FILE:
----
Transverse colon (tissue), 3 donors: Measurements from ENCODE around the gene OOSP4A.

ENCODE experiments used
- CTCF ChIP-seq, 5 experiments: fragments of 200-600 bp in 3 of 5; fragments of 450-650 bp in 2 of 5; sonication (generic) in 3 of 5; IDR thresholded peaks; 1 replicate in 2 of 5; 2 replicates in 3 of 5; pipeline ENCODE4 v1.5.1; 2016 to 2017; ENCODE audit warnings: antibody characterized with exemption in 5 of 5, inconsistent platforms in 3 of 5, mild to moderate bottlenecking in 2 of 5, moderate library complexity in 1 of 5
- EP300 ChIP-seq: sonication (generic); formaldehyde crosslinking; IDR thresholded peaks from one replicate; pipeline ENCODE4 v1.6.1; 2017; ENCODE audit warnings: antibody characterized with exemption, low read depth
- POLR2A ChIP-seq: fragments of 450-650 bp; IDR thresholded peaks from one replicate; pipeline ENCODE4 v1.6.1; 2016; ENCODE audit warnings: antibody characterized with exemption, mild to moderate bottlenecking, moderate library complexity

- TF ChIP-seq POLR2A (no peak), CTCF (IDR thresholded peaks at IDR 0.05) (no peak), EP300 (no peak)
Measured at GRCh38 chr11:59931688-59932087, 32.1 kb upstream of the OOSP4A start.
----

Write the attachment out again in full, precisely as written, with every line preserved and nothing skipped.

Transverse colon (tissue), 3 donors: Measurements from ENCODE around the gene OOSP4A.

ENCODE experiments used
- CTCF ChIP-seq, 5 experiments: fragments of 200-600 bp in 3 of 5; fragments of 450-650 bp in 2 of 5; sonication (generic) in 3 of 5; IDR thresholded peaks; 1 replicate in 2 of 5; 2 replicates in 3 of 5; pipeline ENCODE4 v1.5.1; 2016 to 2017; ENCODE audit warnings: antibody characterized with exemption in 5 of 5, inconsistent platforms in 3 of 5, mild to moderate bottlenecking in 2 of 5, moderate library complexity in 1 of 5
- EP300 ChIP-seq: sonication (generic); formaldehyde crosslinking; IDR thresholded peaks from one replicate; pipeline ENCODE4 v1.6.1; 2017; ENCODE audit warnings: antibody characterized with exemption, low read depth
- POLR2A ChIP-seq: fragments of 450-650 bp; IDR thresholded peaks from one replicate; pipeline ENCODE4 v1.6.1; 2016; ENCODE audit warnings: antibody characterized with exemption, mild to moderate bottlenecking, moderate library complexity

- TF ChIP-seq POLR2A (no peak), CTCF (IDR thresholded peaks at IDR 0.05) (no peak), EP300 (no peak)
Measured at GRCh38 chr11:59931688-59932087, 32.1 kb upstream of the OOSP4A start.